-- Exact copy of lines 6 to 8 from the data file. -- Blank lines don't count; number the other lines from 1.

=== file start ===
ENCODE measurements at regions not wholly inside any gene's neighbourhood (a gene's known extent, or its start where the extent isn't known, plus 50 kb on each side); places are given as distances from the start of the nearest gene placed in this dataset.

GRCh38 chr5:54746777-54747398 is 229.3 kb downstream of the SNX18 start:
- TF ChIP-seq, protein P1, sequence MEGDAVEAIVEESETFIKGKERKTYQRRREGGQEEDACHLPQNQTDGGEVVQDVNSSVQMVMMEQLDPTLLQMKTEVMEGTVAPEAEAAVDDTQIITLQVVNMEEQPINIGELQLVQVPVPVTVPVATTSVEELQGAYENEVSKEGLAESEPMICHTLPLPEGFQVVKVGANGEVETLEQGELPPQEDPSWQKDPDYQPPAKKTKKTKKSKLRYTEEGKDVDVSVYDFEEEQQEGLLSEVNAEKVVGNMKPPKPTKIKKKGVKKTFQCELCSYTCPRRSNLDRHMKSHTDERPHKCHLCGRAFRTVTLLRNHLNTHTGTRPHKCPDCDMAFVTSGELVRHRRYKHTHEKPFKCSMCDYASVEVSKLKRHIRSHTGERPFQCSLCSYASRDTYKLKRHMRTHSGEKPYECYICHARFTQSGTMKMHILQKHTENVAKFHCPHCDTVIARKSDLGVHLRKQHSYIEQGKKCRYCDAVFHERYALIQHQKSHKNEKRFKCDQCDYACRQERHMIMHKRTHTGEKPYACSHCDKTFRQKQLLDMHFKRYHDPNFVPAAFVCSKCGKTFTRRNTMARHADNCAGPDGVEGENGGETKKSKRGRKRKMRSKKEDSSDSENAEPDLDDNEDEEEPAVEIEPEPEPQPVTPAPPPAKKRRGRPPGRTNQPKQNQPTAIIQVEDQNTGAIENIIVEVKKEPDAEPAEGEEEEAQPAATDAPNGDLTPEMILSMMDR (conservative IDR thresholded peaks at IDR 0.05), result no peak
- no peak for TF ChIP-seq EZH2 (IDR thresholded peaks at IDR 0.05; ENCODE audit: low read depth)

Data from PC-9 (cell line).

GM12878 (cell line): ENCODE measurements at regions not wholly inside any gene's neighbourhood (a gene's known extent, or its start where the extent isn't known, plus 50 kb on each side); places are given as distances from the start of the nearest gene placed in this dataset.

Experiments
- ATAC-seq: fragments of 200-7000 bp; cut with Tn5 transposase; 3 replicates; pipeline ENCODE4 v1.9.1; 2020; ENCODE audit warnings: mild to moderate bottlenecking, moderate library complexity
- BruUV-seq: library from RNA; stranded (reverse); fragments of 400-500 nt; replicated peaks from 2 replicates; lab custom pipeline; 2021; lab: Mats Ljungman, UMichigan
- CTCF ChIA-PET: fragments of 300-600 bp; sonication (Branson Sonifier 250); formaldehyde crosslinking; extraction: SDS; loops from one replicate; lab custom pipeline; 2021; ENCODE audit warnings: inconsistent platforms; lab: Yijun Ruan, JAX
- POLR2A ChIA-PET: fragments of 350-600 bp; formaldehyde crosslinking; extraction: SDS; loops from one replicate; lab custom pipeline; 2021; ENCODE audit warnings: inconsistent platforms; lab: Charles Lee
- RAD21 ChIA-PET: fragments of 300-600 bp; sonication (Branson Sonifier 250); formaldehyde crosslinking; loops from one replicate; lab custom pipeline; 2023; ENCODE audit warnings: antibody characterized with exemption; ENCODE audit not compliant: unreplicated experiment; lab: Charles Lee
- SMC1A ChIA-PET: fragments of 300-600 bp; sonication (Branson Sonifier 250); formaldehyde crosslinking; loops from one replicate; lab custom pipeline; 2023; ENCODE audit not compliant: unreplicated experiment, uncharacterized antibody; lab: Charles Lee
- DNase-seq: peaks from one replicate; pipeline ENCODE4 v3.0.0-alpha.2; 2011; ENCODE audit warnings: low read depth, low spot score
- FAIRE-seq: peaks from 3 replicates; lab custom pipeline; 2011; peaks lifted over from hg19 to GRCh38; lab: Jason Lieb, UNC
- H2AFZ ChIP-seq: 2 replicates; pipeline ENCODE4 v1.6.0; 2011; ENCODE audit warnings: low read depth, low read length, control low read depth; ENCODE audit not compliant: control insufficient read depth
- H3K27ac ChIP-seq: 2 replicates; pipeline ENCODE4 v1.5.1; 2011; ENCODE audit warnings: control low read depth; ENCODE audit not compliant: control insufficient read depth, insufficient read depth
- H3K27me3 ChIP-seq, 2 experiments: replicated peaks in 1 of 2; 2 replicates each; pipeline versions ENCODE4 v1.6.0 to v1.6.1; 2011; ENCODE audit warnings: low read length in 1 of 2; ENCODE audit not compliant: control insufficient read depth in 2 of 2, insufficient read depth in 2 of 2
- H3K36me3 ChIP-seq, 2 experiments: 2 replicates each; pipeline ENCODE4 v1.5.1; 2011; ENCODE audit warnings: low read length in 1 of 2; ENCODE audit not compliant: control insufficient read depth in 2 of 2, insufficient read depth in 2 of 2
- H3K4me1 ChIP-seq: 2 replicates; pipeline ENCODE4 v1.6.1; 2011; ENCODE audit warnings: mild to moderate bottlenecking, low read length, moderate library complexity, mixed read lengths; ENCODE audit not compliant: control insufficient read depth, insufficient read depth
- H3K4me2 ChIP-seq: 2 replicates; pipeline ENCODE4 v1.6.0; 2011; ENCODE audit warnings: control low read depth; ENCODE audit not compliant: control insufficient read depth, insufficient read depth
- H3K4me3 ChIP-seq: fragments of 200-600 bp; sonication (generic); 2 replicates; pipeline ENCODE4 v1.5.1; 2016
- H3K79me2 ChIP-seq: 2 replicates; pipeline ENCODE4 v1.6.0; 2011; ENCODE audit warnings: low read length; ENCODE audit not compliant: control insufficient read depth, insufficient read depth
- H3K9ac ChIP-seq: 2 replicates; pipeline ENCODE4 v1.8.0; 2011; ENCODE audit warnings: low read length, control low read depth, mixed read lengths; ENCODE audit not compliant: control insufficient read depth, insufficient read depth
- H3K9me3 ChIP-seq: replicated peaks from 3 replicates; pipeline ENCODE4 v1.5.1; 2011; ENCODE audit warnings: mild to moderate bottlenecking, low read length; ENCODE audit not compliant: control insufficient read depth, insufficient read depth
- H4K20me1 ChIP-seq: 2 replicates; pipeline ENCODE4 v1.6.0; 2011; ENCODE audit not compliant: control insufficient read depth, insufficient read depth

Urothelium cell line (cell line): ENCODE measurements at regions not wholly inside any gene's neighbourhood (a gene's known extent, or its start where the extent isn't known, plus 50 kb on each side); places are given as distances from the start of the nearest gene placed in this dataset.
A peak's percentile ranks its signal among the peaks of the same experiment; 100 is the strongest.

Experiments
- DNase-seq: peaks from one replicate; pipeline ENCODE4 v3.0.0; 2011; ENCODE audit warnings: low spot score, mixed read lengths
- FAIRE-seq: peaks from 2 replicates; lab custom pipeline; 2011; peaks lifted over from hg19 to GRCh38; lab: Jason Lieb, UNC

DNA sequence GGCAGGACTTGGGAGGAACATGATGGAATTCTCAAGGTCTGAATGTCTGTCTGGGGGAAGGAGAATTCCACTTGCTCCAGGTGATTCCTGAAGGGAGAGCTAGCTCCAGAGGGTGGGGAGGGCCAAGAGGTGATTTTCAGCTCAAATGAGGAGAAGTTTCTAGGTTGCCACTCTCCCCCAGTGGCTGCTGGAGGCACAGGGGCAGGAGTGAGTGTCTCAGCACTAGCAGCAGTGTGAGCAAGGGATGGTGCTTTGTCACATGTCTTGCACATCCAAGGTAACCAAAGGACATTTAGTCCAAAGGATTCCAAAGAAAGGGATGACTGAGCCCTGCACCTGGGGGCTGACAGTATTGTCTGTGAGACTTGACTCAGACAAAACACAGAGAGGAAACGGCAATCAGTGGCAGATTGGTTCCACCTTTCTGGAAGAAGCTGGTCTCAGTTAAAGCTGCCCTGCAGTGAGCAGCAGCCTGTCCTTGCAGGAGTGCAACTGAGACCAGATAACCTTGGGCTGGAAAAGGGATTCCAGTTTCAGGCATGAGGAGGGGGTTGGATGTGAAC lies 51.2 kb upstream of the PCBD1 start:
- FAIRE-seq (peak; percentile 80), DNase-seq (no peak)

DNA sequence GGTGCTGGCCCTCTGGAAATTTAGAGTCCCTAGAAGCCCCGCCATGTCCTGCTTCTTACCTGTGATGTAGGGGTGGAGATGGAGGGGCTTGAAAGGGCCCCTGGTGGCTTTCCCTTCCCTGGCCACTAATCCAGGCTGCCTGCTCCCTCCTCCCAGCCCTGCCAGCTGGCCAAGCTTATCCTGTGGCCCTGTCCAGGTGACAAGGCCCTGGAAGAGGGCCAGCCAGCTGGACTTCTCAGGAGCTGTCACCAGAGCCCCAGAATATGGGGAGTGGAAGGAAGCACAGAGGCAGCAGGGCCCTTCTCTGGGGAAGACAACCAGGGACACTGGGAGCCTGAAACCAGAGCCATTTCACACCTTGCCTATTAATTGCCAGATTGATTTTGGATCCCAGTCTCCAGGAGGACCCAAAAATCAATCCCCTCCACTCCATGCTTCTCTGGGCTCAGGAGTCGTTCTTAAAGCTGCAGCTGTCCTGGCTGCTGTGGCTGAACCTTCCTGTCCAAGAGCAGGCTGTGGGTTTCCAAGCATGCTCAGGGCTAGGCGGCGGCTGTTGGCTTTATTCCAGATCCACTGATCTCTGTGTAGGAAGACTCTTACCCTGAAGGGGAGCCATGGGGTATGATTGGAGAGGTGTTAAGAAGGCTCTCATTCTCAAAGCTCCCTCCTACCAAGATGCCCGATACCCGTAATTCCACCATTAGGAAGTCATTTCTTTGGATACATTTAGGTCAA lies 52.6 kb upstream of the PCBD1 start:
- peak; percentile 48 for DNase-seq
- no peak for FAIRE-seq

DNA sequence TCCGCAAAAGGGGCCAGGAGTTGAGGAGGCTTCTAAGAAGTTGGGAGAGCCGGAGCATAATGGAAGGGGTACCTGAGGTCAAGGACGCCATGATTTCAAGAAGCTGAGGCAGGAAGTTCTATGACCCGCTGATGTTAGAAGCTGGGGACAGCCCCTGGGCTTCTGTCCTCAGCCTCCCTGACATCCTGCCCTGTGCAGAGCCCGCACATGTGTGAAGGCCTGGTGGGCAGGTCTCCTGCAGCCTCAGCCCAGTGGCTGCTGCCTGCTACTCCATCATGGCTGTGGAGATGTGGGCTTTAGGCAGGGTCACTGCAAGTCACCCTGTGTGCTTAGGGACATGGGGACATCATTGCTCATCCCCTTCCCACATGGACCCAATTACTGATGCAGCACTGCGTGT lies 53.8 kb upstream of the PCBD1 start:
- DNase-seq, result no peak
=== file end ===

GM12878 (cell line): ENCODE measurements at regions not wholly inside any gene's neighbourhood (a gene's known extent, or its start where the extent isn't known, plus 50 kb on each side); places are given as distances from the start of the nearest gene placed in this dataset.

Experiments
- ATAC-seq: fragments of 200-7000 bp; cut with Tn5 transposase; 3 replicates; pipeline ENCODE4 v1.9.1; 2020; ENCODE audit warnings: mild to moderate bottlenecking, moderate library complexity